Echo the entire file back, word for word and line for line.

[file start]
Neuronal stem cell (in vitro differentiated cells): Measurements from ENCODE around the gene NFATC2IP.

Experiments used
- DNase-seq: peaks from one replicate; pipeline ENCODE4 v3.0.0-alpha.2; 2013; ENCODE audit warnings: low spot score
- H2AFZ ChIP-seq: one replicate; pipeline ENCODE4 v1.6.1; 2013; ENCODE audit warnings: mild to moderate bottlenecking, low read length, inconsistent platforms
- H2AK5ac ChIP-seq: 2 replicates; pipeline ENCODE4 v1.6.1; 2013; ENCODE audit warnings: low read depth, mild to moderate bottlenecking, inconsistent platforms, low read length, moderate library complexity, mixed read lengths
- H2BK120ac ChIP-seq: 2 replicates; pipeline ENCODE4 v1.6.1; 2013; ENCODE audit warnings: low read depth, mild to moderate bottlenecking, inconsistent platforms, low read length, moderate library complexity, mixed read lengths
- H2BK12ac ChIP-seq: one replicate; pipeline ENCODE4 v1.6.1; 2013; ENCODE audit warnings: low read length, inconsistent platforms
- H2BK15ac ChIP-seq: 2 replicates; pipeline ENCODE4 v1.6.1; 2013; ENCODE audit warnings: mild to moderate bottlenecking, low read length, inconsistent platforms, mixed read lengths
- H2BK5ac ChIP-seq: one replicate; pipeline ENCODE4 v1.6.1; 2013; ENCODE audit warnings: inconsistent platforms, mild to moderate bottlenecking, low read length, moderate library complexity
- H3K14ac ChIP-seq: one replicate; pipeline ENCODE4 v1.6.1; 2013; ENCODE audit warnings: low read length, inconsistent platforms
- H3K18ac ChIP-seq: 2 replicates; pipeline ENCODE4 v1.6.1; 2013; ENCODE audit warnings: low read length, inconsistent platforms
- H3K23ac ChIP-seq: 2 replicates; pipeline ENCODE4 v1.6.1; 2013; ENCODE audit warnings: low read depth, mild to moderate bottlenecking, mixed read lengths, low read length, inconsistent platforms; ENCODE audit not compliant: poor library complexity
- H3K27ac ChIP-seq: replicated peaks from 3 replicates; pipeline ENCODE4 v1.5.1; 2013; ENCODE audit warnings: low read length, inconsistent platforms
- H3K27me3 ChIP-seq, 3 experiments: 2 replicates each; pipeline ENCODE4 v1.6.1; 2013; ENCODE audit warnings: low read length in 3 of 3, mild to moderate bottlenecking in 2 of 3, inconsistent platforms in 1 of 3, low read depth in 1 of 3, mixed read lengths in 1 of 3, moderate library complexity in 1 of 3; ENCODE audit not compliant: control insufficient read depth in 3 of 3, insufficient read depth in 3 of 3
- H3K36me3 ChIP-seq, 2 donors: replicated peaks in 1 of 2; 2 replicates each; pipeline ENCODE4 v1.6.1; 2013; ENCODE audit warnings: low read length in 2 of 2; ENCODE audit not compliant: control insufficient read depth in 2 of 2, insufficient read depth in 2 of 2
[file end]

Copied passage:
Neuronal stem cell (in vitro differentiated cells): Measurements from ENCODE around the gene NFATC2IP.

Experiments used
- DNase-seq: peaks from one replicate; pipeline ENCODE4 v3.0.0-alpha.2; 2013; ENCODE audit warnings: low spot score
- H2AFZ ChIP-seq: one replicate; pipeline ENCODE4 v1.6.1; 2013; ENCODE audit warnings: mild to moderate bottlenecking, low read length, inconsistent platforms
- H2AK5ac ChIP-seq: 2 replicates; pipeline ENCODE4 v1.6.1; 2013; ENCODE audit warnings: low read depth, mild to moderate bottlenecking, inconsistent platforms, low read length, moderate library complexity, mixed read lengths
- H2BK120ac ChIP-seq: 2 replicates; pipeline ENCODE4 v1.6.1; 2013; ENCODE audit warnings: low read depth, mild to moderate bottlenecking, inconsistent platforms, low read length, moderate library complexity, mixed read lengths
- H2BK12ac ChIP-seq: one replicate; pipeline ENCODE4 v1.6.1; 2013; ENCODE audit warnings: low read length, inconsistent platforms
- H2BK15ac ChIP-seq: 2 replicates; pipeline ENCODE4 v1.6.1; 2013; ENCODE audit warnings: mild to moderate bottlenecking, low read length, inconsistent platforms, mixed read lengths
- H2BK5ac ChIP-seq: one replicate; pipeline ENCODE4 v1.6.1; 2013; ENCODE audit warnings: inconsistent platforms, mild to moderate bottlenecking, low read length, moderate library complexity
- H3K14ac ChIP-seq: one replicate; pipeline ENCODE4 v1.6.1; 2013; ENCODE audit warnings: low read length, inconsistent platforms
- H3K18ac ChIP-seq: 2 replicates; pipeline ENCODE4 v1.6.1; 2013; ENCODE audit warnings: low read length, inconsistent platforms
- H3K23ac ChIP-seq: 2 replicates; pipeline ENCODE4 v1.6.1; 2013; ENCODE audit warnings: low read depth, mild to moderate bottlenecking, mixed read lengths, low read length, inconsistent platforms; ENCODE audit not compliant: poor library complexity
- H3K27ac ChIP-seq: replicated peaks from 3 replicates; pipeline ENCODE4 v1.5.1; 2013; ENCODE audit warnings: low read length, inconsistent platforms
- H3K27me3 ChIP-seq, 3 experiments: 2 replicates each; pipeline ENCODE4 v1.6.1; 2013; ENCODE audit warnings: low read length in 3 of 3, mild to moderate bottlenecking in 2 of 3, inconsistent platforms in 1 of 3, low read depth in 1 of 3, mixed read lengths in 1 of 3, moderate library complexity in 1 of 3; ENCODE audit not compliant: control insufficient read depth in 3 of 3, insufficient read depth in 3 of 3
- H3K36me3 ChIP-seq, 2 donors: replicated peaks in 1 of 2; 2 replicates each; pipeline ENCODE4 v1.6.1; 2013; ENCODE audit warnings: low read length in 2 of 2; ENCODE audit not compliant: control insufficient read depth in 2 of 2, insufficient read depth in 2 of 2